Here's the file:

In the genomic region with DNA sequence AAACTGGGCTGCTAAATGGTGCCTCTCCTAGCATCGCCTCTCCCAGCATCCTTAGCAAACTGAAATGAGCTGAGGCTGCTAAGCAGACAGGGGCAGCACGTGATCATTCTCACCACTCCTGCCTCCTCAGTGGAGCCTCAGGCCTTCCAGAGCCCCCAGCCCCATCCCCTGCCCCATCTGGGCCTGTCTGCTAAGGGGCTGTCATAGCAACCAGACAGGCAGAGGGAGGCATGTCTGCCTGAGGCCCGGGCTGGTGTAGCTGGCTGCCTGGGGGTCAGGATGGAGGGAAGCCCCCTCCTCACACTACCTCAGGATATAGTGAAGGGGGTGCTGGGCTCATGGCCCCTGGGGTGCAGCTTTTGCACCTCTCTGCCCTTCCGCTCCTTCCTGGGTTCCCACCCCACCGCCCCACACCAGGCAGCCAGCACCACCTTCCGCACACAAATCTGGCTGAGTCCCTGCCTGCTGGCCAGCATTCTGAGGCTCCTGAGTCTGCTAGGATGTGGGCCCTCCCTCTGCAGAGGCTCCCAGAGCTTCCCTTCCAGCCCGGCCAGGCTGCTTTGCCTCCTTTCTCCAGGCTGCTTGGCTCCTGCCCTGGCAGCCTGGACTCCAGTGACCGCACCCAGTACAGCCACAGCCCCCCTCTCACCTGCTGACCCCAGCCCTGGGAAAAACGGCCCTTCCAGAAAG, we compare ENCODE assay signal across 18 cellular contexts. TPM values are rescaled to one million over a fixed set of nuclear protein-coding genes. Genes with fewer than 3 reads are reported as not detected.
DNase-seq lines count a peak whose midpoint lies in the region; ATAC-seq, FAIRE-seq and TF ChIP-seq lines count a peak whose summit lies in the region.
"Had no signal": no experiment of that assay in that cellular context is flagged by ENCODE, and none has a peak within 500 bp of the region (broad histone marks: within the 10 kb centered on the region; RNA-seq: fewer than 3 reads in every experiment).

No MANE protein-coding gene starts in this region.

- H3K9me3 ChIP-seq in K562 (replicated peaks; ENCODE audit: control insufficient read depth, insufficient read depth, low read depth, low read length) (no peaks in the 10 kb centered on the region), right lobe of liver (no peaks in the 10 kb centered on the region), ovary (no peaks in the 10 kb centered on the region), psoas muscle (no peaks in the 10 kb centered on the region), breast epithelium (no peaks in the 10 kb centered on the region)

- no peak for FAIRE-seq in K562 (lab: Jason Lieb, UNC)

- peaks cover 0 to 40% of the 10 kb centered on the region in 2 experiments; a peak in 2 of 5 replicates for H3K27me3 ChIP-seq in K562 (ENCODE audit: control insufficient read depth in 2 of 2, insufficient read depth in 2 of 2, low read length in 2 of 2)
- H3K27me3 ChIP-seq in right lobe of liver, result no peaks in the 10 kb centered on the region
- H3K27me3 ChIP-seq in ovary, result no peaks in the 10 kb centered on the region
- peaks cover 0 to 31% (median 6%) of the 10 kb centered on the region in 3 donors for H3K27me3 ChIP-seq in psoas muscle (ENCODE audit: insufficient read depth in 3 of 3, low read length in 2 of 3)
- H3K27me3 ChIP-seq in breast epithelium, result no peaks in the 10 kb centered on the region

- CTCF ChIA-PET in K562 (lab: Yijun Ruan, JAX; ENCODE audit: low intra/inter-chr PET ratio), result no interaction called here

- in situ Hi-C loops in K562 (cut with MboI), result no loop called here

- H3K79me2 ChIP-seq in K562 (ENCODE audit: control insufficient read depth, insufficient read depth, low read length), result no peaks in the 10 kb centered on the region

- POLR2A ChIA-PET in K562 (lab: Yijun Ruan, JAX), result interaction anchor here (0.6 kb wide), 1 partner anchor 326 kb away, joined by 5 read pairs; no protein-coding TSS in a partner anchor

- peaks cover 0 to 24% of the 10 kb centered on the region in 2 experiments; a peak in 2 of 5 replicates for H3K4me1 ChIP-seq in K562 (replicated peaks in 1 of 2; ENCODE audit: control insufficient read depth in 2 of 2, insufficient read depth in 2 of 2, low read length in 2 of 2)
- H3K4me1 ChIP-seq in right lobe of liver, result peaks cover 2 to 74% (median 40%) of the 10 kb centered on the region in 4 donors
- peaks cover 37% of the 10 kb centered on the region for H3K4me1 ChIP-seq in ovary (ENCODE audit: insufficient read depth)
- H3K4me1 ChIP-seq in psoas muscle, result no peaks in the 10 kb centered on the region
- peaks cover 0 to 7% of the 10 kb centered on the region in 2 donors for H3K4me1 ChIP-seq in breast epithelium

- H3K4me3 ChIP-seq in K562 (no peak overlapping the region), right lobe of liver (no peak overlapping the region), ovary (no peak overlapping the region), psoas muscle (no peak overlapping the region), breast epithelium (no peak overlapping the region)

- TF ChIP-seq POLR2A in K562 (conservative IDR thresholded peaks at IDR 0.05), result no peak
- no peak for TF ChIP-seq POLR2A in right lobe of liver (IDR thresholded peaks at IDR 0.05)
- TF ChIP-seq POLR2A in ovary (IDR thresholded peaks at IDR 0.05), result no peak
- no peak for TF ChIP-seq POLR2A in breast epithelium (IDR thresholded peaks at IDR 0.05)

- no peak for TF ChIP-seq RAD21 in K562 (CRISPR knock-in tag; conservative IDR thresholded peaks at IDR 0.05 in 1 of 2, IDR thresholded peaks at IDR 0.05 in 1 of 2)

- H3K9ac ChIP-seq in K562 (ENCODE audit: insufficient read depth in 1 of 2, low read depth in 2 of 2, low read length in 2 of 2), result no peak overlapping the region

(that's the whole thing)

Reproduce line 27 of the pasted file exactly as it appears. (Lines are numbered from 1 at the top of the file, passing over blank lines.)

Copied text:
- H3K9ac ChIP-seq in K562 (ENCODE audit: insufficient read depth in 1 of 2, low read depth in 2 of 2, low read length in 2 of 2), result no peak overlapping the region